·        Working on an east/west connector for the by-pass (I don’t know what bypass you are referring to)

Planning and Zoning Beth Trautz:

         ·         Development submittals – Holly Springs has a published timetable for the approval process that it strives to meet.

         ·         Holly Springs would like to hear ideas from the development community to help streamline the approval process

         ·         Holly Springs is now testing electronic submittals

         ·         Currently if a minor plan amendment is made to the construction drawings, staff can address without restarting the review process

         ·         Inspectors in the field have discretion to make decisions depending on their experience

         ·         Keeping the development approval process moving also helps the Holly Springs staff from getting backed up

         ·         A new gymnasium complex is being planned near Ting Park

         ·         The new public works center to house 50 Holly Springs employees

         ·         Coming in fall 2017 will be a series of “wayfinding” signs around Town to welcome visitors and new Holly Springs residents

         ·         The Mims Park storm water device is under design with project completion estimated in spring 2018.  Holly Springs put out to bid and did not receive any response.  Will relook the plans and re-bid.

Town Manager Chuck Simmons commented that educating local legislators to transportation needs in a rapidly growing area is essential.

TCC Discussion:

         ·         TCC members asked Holly Springs their build-out population projection.  The Town replied that they are currently working on updating the numbers.  They estimate that the Town is adding an average of 1800 new people per year with an ultimate build out of around 60,000.

         ·         TCC members noted that Holly Springs’ construction specifications make it one of the more expensive municipalities in which to develop.  The staff noted that they have adjusted their specifications to address past lessons learned.  They stated that the Town would like to engage the development community to discuss why it is so expensive and to come up with alternate methods.  Holly Springs Staff will reach out to TCC members as they go forward with this effort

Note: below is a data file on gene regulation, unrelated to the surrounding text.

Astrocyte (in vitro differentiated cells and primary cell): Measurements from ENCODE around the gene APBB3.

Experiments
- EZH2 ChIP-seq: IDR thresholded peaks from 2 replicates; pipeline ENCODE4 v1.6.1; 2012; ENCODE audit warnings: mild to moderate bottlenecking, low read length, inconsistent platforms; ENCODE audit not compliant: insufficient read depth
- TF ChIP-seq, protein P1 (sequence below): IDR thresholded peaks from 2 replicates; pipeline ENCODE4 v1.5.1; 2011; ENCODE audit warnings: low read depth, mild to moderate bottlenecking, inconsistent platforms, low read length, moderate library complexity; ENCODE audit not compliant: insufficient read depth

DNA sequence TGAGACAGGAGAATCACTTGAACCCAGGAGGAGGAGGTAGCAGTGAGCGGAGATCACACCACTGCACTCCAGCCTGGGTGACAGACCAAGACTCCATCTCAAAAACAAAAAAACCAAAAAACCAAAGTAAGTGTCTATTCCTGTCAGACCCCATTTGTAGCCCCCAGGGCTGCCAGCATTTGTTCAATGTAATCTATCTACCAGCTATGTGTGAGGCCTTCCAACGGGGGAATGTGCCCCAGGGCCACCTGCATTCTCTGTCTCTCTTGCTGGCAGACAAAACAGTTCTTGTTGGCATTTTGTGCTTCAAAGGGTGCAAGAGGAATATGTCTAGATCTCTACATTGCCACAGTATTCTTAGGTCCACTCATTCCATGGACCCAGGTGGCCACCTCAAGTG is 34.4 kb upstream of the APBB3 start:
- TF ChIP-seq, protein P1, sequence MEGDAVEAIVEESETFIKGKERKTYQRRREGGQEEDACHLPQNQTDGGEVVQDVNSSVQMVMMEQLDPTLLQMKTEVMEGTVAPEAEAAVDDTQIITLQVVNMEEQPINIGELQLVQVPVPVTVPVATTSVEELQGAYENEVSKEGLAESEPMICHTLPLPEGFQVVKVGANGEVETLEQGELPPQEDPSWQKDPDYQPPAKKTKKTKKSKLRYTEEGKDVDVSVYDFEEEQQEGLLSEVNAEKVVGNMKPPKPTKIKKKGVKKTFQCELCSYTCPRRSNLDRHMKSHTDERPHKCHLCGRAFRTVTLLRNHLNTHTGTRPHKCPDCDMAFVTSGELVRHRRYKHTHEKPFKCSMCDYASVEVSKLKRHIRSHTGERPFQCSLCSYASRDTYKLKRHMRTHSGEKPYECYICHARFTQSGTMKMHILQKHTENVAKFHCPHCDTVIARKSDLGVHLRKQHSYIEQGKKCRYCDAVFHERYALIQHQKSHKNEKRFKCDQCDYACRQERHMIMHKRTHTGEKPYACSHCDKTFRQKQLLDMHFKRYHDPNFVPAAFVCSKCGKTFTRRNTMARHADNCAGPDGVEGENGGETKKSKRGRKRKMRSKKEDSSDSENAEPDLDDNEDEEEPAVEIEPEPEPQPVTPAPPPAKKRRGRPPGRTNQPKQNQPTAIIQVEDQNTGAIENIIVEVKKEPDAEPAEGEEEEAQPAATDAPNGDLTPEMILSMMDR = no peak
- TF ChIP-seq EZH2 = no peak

·         TCC member noted that the Parks and Rec fee changed from $1,500 to $3,000 per home with no notification to, nor consultation with, the development community.  The TCC is looking for an official notification and fee revision process along the lines used by Raleigh during their recent Fee Review process.  Holly Spring invited the development community to join their “Notify Me” on their website homepage to get the most recent updates.  Paul Kane also invited the town staff to use the HBA as a conduit to help reach the development community

         ·         TCC Members on the Wake County Affordable Housing Steering Committee noted that higher density is needed in every municipality because land, development and construction costs are not going down.

         ·         TCC members asked if there was a way for the town to increase their credit card limit.

Holly Springs staff noted that currently credit card fees are passed on to the town.  Staff committed to looking into increasing the amount and possibly passing the fees onto to the user.

         ·         TCC members asked if the Parks and Rec fees could be charged at house permit rather than up-front at plat recordation.  The Town will look into this.

         ·         TCC members asked for the Town’s vision for the Southwest area of Holly Springs, an area for which the Town is not currently processing rezoning requests.  Holly Spring replied that they would start with public and internal meetings.  Educate and engage the public for input to include changes and use of existing land, transportation impacts, needs for rezoning or if it meets current zoning to move forward.

         ·         TCC and HBA to be at the table during these meetings to include their input. 

Jacob Rogers noted that development is not creating housing demand but responding to the need.